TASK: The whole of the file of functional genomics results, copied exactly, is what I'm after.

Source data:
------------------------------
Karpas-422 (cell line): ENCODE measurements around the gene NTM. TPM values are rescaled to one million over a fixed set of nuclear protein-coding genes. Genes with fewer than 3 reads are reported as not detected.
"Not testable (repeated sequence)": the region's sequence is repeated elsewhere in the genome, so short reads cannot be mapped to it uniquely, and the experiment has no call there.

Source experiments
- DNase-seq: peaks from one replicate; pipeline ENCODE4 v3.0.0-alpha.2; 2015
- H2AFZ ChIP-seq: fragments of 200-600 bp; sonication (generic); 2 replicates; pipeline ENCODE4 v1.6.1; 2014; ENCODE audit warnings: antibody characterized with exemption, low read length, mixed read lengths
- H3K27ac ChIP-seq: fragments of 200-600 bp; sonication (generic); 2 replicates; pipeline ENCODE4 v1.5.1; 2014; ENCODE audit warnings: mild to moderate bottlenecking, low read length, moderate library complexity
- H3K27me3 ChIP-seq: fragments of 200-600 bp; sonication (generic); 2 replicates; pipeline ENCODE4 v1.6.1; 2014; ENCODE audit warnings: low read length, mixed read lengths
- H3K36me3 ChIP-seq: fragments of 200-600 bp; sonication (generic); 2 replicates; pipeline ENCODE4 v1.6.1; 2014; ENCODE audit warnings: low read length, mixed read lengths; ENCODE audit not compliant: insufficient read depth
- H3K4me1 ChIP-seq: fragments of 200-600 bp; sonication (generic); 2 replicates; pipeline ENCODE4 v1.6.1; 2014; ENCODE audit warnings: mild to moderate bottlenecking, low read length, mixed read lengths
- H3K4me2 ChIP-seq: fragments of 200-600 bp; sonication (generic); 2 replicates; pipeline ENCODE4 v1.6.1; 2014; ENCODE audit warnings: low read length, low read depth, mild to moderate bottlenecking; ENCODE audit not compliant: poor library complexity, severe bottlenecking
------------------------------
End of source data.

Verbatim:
Karpas-422 (cell line): ENCODE measurements around the gene NTM. TPM values are rescaled to one million over a fixed set of nuclear protein-coding genes. Genes with fewer than 3 reads are reported as not detected.
"Not testable (repeated sequence)": the region's sequence is repeated elsewhere in the genome, so short reads cannot be mapped to it uniquely, and the experiment has no call there.

Source experiments
- DNase-seq: peaks from one replicate; pipeline ENCODE4 v3.0.0-alpha.2; 2015
- H2AFZ ChIP-seq: fragments of 200-600 bp; sonication (generic); 2 replicates; pipeline ENCODE4 v1.6.1; 2014; ENCODE audit warnings: antibody characterized with exemption, low read length, mixed read lengths
- H3K27ac ChIP-seq: fragments of 200-600 bp; sonication (generic); 2 replicates; pipeline ENCODE4 v1.5.1; 2014; ENCODE audit warnings: mild to moderate bottlenecking, low read length, moderate library complexity
- H3K27me3 ChIP-seq: fragments of 200-600 bp; sonication (generic); 2 replicates; pipeline ENCODE4 v1.6.1; 2014; ENCODE audit warnings: low read length, mixed read lengths
- H3K36me3 ChIP-seq: fragments of 200-600 bp; sonication (generic); 2 replicates; pipeline ENCODE4 v1.6.1; 2014; ENCODE audit warnings: low read length, mixed read lengths; ENCODE audit not compliant: insufficient read depth
- H3K4me1 ChIP-seq: fragments of 200-600 bp; sonication (generic); 2 replicates; pipeline ENCODE4 v1.6.1; 2014; ENCODE audit warnings: mild to moderate bottlenecking, low read length, mixed read lengths
- H3K4me2 ChIP-seq: fragments of 200-600 bp; sonication (generic); 2 replicates; pipeline ENCODE4 v1.6.1; 2014; ENCODE audit warnings: low read length, low read depth, mild to moderate bottlenecking; ENCODE audit not compliant: poor library complexity, severe bottlenecking